Regulation of phospholipase D1 subcellular cycling through coordination of multiple membrane association motifs.

Du G, Altshuller YM, Vitale N, Huang P, Chasserot-Golaz S, Morris AJ, Bader MF, Frohman MA - J. Cell Biol. (2003)

A model for regulated cycling of PLD1. See Discussion for details. In brief, in quiescent COS-7 cells, PLD1 localizes to a complex set of perinuclear and cytosolic vesicles (top schema, heavy black circle). This is mediated by a non-PI interaction by the PX domain, the palmitoylated PH domain, and weak interactions with PI4,5P2 by the central basic amino acid–rich motif, although the different domains most likely preferentially target distinct subpopulations of vesicles. In PC12 cells, a combination of PX domain interactions and interactions with PI4,5P2 suffice to recruit PLD1 to the PM (bottom schema, heavy black circle). With higher levels of stimulation, such as exposure to PMA for COS-7 cells, the PI4,5P2 interaction alone suffices to promote PM association. However, to reenter the cell with normal kinetics, PLD1 needs to enter into lipid rafts, and for this, the PH domain to be palmitoylated. Once in rafts, the PX domain association with the PM ceases; but a new PI-dependent interaction takes place, potentially through the binding of PX to PI5P, which facilitates translocation of PLD1 to vesicles internalizing through endocytosis. In PC12 cells, secretagogue-evoked stimulation (depolarization) recruits PLD1 into sites of active exocytosis, which are found in rafts and are marked by increased levels of PI4,5P2. Palmitoylation of the PH domain is similarly required for this recruitment, but once it happens, the PX domain interaction is no longer required for membrane association or for PLD1 functional promotion of exocytosis. How PLD1 returns to its original location remains to be determined.
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Related In: Results  -  Collection

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fig9: A model for regulated cycling of PLD1. See Discussion for details. In brief, in quiescent COS-7 cells, PLD1 localizes to a complex set of perinuclear and cytosolic vesicles (top schema, heavy black circle). This is mediated by a non-PI interaction by the PX domain, the palmitoylated PH domain, and weak interactions with PI4,5P2 by the central basic amino acid–rich motif, although the different domains most likely preferentially target distinct subpopulations of vesicles. In PC12 cells, a combination of PX domain interactions and interactions with PI4,5P2 suffice to recruit PLD1 to the PM (bottom schema, heavy black circle). With higher levels of stimulation, such as exposure to PMA for COS-7 cells, the PI4,5P2 interaction alone suffices to promote PM association. However, to reenter the cell with normal kinetics, PLD1 needs to enter into lipid rafts, and for this, the PH domain to be palmitoylated. Once in rafts, the PX domain association with the PM ceases; but a new PI-dependent interaction takes place, potentially through the binding of PX to PI5P, which facilitates translocation of PLD1 to vesicles internalizing through endocytosis. In PC12 cells, secretagogue-evoked stimulation (depolarization) recruits PLD1 into sites of active exocytosis, which are found in rafts and are marked by increased levels of PI4,5P2. Palmitoylation of the PH domain is similarly required for this recruitment, but once it happens, the PX domain interaction is no longer required for membrane association or for PLD1 functional promotion of exocytosis. How PLD1 returns to its original location remains to be determined.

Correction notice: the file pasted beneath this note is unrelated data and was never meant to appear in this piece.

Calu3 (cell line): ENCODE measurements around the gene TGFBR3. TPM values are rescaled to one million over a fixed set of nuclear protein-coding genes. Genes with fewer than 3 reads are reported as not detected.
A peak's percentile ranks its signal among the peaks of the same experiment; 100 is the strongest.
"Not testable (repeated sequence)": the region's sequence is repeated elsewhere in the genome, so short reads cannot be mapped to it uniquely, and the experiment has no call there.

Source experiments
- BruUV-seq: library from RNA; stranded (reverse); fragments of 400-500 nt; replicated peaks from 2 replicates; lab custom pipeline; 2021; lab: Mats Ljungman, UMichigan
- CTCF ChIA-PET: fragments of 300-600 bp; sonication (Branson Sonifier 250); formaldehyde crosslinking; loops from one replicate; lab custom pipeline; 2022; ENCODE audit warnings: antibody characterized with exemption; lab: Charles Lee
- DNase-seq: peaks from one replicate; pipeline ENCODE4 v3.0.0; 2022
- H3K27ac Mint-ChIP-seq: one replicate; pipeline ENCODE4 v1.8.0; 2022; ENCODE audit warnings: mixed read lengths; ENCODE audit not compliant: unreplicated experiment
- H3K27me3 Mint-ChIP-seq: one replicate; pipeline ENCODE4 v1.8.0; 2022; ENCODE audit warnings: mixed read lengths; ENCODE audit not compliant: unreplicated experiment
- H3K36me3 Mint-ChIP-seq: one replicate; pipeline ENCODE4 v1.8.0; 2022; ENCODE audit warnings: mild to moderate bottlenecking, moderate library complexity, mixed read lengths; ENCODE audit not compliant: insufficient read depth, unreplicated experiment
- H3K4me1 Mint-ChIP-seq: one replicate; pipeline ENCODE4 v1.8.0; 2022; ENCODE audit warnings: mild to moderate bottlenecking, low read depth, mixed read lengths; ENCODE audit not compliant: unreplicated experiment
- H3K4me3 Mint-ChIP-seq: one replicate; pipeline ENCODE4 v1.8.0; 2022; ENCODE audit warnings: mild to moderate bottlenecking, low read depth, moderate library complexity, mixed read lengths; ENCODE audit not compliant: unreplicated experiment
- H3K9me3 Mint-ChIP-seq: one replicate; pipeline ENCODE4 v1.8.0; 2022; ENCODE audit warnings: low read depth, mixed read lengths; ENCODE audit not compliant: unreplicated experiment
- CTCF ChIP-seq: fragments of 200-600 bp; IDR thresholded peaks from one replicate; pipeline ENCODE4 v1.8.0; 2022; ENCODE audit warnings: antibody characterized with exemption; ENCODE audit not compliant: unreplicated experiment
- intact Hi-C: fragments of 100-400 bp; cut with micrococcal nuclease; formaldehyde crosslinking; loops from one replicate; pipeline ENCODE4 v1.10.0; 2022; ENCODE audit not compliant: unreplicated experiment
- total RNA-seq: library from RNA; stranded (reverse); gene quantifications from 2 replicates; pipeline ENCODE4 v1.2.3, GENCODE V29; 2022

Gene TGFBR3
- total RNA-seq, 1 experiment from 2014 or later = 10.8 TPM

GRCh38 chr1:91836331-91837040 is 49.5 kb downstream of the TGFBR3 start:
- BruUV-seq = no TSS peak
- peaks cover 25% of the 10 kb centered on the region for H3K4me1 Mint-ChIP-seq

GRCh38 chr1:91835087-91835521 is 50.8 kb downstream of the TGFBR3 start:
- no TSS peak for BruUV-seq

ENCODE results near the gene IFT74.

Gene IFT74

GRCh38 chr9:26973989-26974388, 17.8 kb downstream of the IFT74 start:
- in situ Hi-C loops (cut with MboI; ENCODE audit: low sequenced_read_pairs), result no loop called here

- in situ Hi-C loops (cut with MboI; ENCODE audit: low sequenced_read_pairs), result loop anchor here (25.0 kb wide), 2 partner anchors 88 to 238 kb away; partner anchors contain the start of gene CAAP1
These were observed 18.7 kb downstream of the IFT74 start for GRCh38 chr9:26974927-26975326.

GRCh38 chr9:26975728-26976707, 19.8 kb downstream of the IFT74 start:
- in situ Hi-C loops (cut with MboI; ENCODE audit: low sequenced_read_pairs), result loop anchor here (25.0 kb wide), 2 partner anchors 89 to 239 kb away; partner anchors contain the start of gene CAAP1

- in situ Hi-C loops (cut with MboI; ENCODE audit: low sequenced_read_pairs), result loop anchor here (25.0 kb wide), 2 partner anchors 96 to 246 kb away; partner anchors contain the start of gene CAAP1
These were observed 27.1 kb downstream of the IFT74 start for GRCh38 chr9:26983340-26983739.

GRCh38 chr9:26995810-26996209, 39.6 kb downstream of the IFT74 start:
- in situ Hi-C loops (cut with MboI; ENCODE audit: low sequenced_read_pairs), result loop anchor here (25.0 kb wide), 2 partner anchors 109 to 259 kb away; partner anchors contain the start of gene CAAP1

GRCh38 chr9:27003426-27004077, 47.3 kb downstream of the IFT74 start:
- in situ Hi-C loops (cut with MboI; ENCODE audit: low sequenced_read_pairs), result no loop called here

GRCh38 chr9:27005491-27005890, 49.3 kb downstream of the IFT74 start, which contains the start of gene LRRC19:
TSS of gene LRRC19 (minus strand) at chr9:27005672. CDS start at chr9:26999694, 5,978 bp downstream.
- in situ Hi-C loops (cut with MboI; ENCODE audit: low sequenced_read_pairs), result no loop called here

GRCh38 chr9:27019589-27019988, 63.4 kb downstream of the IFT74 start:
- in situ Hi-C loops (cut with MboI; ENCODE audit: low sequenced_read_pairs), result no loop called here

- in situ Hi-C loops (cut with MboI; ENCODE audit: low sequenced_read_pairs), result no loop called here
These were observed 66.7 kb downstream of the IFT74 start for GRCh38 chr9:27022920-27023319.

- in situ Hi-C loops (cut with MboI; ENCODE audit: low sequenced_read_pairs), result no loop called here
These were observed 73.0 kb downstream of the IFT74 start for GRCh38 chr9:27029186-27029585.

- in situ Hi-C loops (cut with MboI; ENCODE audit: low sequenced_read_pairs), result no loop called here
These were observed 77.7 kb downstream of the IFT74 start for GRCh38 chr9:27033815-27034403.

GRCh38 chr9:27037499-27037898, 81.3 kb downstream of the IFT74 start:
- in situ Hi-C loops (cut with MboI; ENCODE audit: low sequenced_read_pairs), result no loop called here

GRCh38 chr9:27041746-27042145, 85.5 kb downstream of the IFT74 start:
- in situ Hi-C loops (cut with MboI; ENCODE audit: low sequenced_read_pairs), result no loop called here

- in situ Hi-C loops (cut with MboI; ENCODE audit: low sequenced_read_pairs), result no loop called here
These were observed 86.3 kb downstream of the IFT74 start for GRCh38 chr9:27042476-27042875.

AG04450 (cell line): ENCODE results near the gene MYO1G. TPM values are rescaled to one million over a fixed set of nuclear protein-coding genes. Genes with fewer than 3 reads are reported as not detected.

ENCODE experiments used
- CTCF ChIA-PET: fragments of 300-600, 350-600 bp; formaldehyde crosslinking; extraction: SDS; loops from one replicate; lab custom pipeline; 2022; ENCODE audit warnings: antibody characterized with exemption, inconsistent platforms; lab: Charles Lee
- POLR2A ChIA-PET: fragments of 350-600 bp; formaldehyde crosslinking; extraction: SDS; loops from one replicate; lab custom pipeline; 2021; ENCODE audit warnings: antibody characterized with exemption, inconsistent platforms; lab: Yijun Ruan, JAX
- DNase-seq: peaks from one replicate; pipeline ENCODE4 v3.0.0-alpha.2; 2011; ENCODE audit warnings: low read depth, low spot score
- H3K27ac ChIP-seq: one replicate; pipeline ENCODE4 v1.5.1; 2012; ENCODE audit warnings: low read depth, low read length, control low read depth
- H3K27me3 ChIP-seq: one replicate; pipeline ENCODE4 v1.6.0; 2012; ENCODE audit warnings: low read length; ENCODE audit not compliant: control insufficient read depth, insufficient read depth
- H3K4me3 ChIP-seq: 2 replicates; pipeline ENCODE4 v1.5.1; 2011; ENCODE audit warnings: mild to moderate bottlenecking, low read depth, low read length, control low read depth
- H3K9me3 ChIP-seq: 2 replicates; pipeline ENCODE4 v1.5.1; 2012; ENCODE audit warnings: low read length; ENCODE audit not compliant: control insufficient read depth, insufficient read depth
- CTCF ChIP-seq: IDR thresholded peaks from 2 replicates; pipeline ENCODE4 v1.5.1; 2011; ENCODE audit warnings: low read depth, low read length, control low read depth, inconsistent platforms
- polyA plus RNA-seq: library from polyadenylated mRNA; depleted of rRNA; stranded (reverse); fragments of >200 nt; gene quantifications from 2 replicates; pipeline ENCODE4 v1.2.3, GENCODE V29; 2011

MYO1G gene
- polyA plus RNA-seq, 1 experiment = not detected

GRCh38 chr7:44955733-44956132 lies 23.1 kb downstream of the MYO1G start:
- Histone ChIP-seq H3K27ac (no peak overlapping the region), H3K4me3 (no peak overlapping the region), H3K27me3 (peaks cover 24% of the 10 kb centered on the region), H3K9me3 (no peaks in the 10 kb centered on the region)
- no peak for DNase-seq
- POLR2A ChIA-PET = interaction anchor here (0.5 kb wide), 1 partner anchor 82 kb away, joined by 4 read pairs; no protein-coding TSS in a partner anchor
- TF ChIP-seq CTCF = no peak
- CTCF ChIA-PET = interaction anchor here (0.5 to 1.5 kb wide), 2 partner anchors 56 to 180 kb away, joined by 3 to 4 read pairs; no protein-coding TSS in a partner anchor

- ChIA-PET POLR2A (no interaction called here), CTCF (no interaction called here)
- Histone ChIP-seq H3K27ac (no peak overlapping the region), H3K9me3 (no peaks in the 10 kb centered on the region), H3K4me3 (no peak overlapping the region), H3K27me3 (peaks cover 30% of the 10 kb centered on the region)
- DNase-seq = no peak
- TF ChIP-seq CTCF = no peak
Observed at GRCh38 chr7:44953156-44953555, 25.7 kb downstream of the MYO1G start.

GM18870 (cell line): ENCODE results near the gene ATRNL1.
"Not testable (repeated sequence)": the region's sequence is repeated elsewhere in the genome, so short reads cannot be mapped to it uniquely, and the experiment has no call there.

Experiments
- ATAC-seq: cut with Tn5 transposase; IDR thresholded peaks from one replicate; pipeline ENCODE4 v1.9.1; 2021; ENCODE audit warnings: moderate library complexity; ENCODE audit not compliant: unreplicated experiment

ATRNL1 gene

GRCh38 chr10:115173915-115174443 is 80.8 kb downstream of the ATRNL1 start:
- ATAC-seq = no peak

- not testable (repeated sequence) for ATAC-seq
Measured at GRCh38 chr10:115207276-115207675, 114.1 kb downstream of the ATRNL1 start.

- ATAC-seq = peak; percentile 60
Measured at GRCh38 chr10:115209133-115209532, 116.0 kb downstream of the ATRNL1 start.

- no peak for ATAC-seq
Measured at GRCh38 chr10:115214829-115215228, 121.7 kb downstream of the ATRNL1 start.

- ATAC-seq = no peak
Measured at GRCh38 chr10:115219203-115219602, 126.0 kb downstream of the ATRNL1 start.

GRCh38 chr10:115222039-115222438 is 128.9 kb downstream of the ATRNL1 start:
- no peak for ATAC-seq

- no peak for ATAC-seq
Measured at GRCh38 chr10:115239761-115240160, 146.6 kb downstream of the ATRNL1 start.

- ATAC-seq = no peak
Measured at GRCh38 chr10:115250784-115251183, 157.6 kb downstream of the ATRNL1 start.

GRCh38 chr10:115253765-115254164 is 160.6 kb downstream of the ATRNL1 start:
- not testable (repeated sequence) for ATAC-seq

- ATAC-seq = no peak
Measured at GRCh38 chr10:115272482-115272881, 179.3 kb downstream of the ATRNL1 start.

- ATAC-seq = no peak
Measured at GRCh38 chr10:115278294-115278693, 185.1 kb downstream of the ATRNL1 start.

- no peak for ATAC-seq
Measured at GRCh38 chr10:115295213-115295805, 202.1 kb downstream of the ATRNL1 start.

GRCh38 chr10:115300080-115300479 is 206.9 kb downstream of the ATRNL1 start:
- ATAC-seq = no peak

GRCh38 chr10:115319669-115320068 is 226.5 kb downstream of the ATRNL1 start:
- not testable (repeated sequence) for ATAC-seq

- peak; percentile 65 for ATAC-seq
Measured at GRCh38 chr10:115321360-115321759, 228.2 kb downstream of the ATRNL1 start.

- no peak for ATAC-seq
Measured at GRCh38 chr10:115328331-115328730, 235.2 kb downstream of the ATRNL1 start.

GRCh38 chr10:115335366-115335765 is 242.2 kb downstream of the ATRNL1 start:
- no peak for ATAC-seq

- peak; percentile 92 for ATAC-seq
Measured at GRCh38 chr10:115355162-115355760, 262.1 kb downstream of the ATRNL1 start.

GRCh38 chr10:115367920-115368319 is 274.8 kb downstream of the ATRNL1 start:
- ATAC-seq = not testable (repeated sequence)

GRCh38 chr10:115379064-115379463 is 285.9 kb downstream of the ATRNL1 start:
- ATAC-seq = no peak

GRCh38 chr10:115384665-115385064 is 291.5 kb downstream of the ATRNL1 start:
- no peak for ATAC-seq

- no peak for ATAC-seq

Mentions: The cycling steps we propose for PLD1 are summarized in Fig. 9. Key observations were similar in COS-7 and PC12, although there were some differences as well. Whether this reflects the different culture and stimulatory conditions used or whether it indicates that the PX, PH, and PI4,5P2 associations combine to play out somewhat differently in different cell types remains to be determined. Further clarification and extension of the proposed model will come from identifying the relevant protein and/or lipid targets with which PLD1 interacts, and from following PLD1 trafficking in real time from selected compartments using photoactivatable alleles.

Bottom Line: The PH domain drives PLD1 entry into lipid rafts, which we show to be a step critical for internalization.Finally, we show that the PH domain-dependent translocation step, but not the PX domain, is required for PLD1 to function in regulated exocytosis in PC12 cells.We propose that PLD1 localization and function involves regulated and continual cycling through a succession of subcellular sites, mediated by successive combinations of membrane association interactions.

View Article: PubMed Central - PubMed

Affiliation: Department of Pharmacology, University Medical Center, State University of New York at Stony Brook, Stony Brook, NY 11794, USA.

ABSTRACT
The signaling enzyme phospholipase D1 (PLD1) facilitates membrane vesicle trafficking. Here, we explore how PLD1 subcellular localization is regulated via Phox homology (PX) and pleckstrin homology (PH) domains and a PI4,5P2-binding site critical for its activation. PLD1 localized to perinuclear endosomes and Golgi in COS-7 cells, but on cellular stimulation, translocated to the plasma membrane in an activity-facilitated manner and then returned to the endosomes. The PI4,5P2-interacting site sufficed to mediate outward translocation and association with the plasma membrane. However, in the absence of PX and PH domains, PLD1 was unable to return efficiently to the endosomes. The PX and PH domains appear to facilitate internalization at different steps. The PH domain drives PLD1 entry into lipid rafts, which we show to be a step critical for internalization. In contrast, the PX domain appears to mediate binding to PI5P, a lipid newly recognized to accumulate in endocytosing vesicles. Finally, we show that the PH domain-dependent translocation step, but not the PX domain, is required for PLD1 to function in regulated exocytosis in PC12 cells. We propose that PLD1 localization and function involves regulated and continual cycling through a succession of subcellular sites, mediated by successive combinations of membrane association interactions.

Show MeSH
Related in: MedlinePlus